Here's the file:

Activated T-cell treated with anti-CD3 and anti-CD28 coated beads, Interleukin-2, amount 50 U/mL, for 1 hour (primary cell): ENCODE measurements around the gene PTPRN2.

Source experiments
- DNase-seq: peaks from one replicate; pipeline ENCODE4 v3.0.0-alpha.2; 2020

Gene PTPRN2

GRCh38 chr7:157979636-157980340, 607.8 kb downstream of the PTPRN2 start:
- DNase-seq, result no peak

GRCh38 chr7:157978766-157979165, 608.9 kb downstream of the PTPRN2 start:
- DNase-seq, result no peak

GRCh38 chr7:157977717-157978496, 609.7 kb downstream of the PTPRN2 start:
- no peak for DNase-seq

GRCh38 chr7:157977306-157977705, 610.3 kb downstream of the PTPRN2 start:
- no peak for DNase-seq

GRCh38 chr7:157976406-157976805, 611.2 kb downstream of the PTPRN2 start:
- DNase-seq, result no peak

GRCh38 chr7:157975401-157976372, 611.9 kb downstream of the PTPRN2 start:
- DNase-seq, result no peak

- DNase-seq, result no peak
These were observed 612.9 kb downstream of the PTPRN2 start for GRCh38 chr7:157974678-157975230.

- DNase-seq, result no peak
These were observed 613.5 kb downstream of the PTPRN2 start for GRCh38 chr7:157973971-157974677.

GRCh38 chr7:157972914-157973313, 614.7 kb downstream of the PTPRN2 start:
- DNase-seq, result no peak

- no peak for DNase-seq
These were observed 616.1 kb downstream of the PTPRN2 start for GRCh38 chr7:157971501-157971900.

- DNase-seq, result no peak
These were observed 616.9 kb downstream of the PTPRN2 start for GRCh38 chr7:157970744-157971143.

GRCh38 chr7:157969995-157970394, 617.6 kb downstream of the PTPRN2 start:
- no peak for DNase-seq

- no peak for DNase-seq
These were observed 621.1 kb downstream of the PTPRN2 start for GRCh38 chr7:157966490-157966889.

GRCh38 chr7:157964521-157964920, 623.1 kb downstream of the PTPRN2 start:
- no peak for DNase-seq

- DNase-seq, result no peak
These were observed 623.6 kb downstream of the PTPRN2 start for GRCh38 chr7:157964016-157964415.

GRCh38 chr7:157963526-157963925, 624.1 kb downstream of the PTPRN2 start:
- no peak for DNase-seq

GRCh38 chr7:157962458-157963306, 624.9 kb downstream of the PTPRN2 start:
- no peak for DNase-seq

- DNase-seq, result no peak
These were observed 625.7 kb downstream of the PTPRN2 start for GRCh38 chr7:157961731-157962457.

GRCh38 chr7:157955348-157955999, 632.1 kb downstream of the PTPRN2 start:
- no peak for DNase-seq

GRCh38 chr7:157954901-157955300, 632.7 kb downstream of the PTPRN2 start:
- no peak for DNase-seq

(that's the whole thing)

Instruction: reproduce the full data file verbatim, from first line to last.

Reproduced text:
Activated T-cell treated with anti-CD3 and anti-CD28 coated beads, Interleukin-2, amount 50 U/mL, for 1 hour (primary cell): ENCODE measurements around the gene PTPRN2.

Source experiments
- DNase-seq: peaks from one replicate; pipeline ENCODE4 v3.0.0-alpha.2; 2020

Gene PTPRN2

GRCh38 chr7:157979636-157980340, 607.8 kb downstream of the PTPRN2 start:
- DNase-seq, result no peak

GRCh38 chr7:157978766-157979165, 608.9 kb downstream of the PTPRN2 start:
- DNase-seq, result no peak

GRCh38 chr7:157977717-157978496, 609.7 kb downstream of the PTPRN2 start:
- no peak for DNase-seq

GRCh38 chr7:157977306-157977705, 610.3 kb downstream of the PTPRN2 start:
- no peak for DNase-seq

GRCh38 chr7:157976406-157976805, 611.2 kb downstream of the PTPRN2 start:
- DNase-seq, result no peak

GRCh38 chr7:157975401-157976372, 611.9 kb downstream of the PTPRN2 start:
- DNase-seq, result no peak

- DNase-seq, result no peak
These were observed 612.9 kb downstream of the PTPRN2 start for GRCh38 chr7:157974678-157975230.

- DNase-seq, result no peak
These were observed 613.5 kb downstream of the PTPRN2 start for GRCh38 chr7:157973971-157974677.

GRCh38 chr7:157972914-157973313, 614.7 kb downstream of the PTPRN2 start:
- DNase-seq, result no peak

- no peak for DNase-seq
These were observed 616.1 kb downstream of the PTPRN2 start for GRCh38 chr7:157971501-157971900.

- DNase-seq, result no peak
These were observed 616.9 kb downstream of the PTPRN2 start for GRCh38 chr7:157970744-157971143.

GRCh38 chr7:157969995-157970394, 617.6 kb downstream of the PTPRN2 start:
- no peak for DNase-seq

- no peak for DNase-seq
These were observed 621.1 kb downstream of the PTPRN2 start for GRCh38 chr7:157966490-157966889.

GRCh38 chr7:157964521-157964920, 623.1 kb downstream of the PTPRN2 start:
- no peak for DNase-seq

- DNase-seq, result no peak
These were observed 623.6 kb downstream of the PTPRN2 start for GRCh38 chr7:157964016-157964415.

GRCh38 chr7:157963526-157963925, 624.1 kb downstream of the PTPRN2 start:
- no peak for DNase-seq

GRCh38 chr7:157962458-157963306, 624.9 kb downstream of the PTPRN2 start:
- no peak for DNase-seq

- DNase-seq, result no peak
These were observed 625.7 kb downstream of the PTPRN2 start for GRCh38 chr7:157961731-157962457.

GRCh38 chr7:157955348-157955999, 632.1 kb downstream of the PTPRN2 start:
- no peak for DNase-seq

GRCh38 chr7:157954901-157955300, 632.7 kb downstream of the PTPRN2 start:
- no peak for DNase-seq